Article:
You can tell “Call Your Mother” was created before the coronavirus pandemic.
When an Iowa mom doesn’t hear from her son in four days, she decides to move to California and discover why.
Armed with socks and toilet paper, she flies there, rents a guest house, discovers her daughter has been keeping secrets and, yes, barges in on Freddie just when he’s celebrating a career victory.
It’s a lot to unpack in a matter of minutes, but it gets Kyra Sedgwick out of Iowa and into her children’s lives.
Both Freddie (Joey Bragg) and Jackie (Rachel Sennott) aren’t really keen on her smothering techniques. They call her out, then realize she’s not headed back to Waterloo anytime soon. When they agree to a dinner at her fairly smart cottage, they see she already has made herself at home.
Created by Kari Lizer, “Call Your Mother” could have found a place on a network schedule a decade or so ago. What gives it a fresh punch is Freddie’s girlfriend, Celia (Emma Caymares), who’s an “influencer” just looking for a good background for a selfie. She punctures some of the pretentiousness and gets solid laughs. Austin Crute works overtime, too, as Jackie’s gay friend, Lane, who isn’t afraid to fill in the details viewers need to understand why the children are so distant.
Sedgwick breezes through the scenes as if she has been playing something like this for years but Lizer doesn’t give much motivation for her characters’ moves. Jean Raines is either a classic “smother” or a woman who doesn’t have much going on back home. There, a friend (nicely played by Sheri Shepherd) tries to make sense of her decisions.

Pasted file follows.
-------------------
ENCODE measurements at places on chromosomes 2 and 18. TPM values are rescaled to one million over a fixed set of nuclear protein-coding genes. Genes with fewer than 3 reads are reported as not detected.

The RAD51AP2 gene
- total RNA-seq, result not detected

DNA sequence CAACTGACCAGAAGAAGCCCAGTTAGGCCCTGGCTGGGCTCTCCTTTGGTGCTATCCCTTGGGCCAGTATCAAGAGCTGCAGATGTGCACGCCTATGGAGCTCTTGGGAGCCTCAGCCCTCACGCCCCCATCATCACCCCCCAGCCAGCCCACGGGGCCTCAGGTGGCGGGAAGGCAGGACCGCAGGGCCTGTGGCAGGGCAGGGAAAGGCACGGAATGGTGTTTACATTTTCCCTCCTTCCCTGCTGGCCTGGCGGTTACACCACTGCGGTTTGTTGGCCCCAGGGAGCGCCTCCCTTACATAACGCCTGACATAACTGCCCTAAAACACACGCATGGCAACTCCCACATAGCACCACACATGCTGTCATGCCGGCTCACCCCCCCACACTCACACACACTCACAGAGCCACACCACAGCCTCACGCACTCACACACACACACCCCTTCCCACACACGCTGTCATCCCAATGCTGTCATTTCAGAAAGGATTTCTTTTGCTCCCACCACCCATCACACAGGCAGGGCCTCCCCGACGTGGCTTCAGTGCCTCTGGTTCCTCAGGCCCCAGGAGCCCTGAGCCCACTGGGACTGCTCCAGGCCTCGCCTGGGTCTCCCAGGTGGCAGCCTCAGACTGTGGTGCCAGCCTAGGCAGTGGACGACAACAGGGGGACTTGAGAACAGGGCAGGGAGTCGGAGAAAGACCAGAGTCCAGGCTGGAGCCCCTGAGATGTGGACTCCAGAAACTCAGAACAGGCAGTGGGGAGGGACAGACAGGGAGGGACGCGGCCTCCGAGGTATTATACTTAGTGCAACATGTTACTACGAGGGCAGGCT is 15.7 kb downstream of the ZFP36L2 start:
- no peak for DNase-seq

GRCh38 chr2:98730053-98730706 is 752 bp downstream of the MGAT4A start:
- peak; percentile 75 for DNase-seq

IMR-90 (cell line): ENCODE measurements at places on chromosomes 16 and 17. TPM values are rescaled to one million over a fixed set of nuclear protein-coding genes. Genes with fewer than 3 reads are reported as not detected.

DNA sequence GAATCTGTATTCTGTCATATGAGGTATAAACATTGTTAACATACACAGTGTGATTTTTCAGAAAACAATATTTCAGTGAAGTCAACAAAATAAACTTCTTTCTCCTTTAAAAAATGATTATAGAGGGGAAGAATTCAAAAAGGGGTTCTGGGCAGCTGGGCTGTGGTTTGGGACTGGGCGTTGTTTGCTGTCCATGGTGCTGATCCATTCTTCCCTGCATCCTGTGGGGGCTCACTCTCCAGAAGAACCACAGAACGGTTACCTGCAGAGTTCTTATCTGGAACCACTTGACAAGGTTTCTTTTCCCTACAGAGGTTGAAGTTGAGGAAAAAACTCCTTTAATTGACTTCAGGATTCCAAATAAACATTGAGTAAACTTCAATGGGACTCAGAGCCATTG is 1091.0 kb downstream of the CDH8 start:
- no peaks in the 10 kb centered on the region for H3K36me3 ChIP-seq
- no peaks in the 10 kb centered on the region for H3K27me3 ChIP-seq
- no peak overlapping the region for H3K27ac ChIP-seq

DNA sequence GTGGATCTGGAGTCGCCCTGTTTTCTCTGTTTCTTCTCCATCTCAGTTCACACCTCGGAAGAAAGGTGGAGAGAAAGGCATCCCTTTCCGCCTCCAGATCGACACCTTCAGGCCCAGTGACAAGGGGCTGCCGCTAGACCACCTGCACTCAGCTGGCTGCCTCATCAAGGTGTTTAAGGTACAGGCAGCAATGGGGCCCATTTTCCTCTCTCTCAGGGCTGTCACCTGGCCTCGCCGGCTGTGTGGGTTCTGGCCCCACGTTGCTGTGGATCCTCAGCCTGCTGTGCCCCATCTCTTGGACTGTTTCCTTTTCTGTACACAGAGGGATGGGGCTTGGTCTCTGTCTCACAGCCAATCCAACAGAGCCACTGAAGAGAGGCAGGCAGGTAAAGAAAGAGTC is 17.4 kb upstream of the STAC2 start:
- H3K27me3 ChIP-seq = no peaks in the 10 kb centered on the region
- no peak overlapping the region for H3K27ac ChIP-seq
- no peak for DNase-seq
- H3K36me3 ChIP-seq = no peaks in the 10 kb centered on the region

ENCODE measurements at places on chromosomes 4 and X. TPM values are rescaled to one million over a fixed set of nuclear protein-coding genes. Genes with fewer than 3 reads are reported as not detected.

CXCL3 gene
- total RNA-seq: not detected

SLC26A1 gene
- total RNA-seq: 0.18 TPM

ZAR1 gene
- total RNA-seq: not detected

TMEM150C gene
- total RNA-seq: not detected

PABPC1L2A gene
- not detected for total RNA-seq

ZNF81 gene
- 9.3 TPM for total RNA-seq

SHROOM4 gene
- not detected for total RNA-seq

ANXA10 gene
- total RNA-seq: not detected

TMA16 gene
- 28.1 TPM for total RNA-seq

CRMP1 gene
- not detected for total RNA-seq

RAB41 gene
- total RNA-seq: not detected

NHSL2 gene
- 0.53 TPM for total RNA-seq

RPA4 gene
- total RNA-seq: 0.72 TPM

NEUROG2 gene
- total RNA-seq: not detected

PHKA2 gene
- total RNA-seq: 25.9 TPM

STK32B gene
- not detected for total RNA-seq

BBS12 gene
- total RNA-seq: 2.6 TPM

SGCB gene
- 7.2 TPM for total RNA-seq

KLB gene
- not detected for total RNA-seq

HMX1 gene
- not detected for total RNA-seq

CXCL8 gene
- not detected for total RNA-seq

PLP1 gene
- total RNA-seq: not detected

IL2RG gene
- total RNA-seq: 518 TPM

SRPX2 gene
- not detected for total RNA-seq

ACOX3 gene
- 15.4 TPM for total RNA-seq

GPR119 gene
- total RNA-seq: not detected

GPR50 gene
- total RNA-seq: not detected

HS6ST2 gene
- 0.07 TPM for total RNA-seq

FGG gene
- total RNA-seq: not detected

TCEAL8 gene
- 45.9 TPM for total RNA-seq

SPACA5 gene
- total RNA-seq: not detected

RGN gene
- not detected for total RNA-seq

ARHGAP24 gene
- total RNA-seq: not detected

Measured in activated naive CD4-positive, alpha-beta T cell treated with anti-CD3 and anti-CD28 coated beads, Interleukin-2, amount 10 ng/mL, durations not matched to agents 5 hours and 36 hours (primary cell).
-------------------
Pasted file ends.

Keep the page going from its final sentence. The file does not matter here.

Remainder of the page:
Oddly, Shepherd stays in Iowa (where she works at Ross Dress for Less, which doesn’t have a Waterloo outlet) and does much of her counseling by phone. A quick move west would help considerably.
How Lizer will spin this is anyone’s guess. Besides the arm’s-length children, Jean has an Australian landlord (Patrick Brammall), a chummy dog and enough toilet paper to make anyone quarantining at home an immediate friend.
Sedgwick has good timing but she could easily ditch the kids and embrace another storyline. There’s a “Forensic Files” reference that is only good for a joke or two, then disappears. Once she’s settled in, Jean doesn’t seem too worried about the folks she encounters or her daughter’s oh-so-old boyfriend/boss.
Throwing in a few more Iowa references (we’ve got plenty of them) would help “Mother” distinguish itself from dozens of similar comedies. “Bless This Mess” took its “Green Acres” plot, infused it with a big helping of Nebraska and found a way to thrive. “Call Your Mother” could do the same thing. Loose meats, anyone?